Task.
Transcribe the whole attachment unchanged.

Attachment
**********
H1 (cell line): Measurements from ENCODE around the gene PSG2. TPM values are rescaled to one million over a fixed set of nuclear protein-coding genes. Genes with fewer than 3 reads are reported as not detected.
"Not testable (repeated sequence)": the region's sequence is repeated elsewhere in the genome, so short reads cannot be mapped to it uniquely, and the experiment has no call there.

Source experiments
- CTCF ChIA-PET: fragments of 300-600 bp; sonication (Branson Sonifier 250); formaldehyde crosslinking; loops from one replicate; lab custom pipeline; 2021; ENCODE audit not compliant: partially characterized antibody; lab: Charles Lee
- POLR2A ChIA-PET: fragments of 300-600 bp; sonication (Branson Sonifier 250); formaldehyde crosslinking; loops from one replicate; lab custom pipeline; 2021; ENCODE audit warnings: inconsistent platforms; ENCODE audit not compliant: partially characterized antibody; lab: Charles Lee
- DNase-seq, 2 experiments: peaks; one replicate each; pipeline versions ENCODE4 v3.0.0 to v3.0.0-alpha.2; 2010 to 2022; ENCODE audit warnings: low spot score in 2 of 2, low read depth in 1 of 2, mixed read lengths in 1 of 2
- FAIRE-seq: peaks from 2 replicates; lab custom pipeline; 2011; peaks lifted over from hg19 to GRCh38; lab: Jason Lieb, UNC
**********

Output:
H1 (cell line): Measurements from ENCODE around the gene PSG2. TPM values are rescaled to one million over a fixed set of nuclear protein-coding genes. Genes with fewer than 3 reads are reported as not detected.
"Not testable (repeated sequence)": the region's sequence is repeated elsewhere in the genome, so short reads cannot be mapped to it uniquely, and the experiment has no call there.

Source experiments
- CTCF ChIA-PET: fragments of 300-600 bp; sonication (Branson Sonifier 250); formaldehyde crosslinking; loops from one replicate; lab custom pipeline; 2021; ENCODE audit not compliant: partially characterized antibody; lab: Charles Lee
- POLR2A ChIA-PET: fragments of 300-600 bp; sonication (Branson Sonifier 250); formaldehyde crosslinking; loops from one replicate; lab custom pipeline; 2021; ENCODE audit warnings: inconsistent platforms; ENCODE audit not compliant: partially characterized antibody; lab: Charles Lee
- DNase-seq, 2 experiments: peaks; one replicate each; pipeline versions ENCODE4 v3.0.0 to v3.0.0-alpha.2; 2010 to 2022; ENCODE audit warnings: low spot score in 2 of 2, low read depth in 1 of 2, mixed read lengths in 1 of 2
- FAIRE-seq: peaks from 2 replicates; lab custom pipeline; 2011; peaks lifted over from hg19 to GRCh38; lab: Jason Lieb, UNC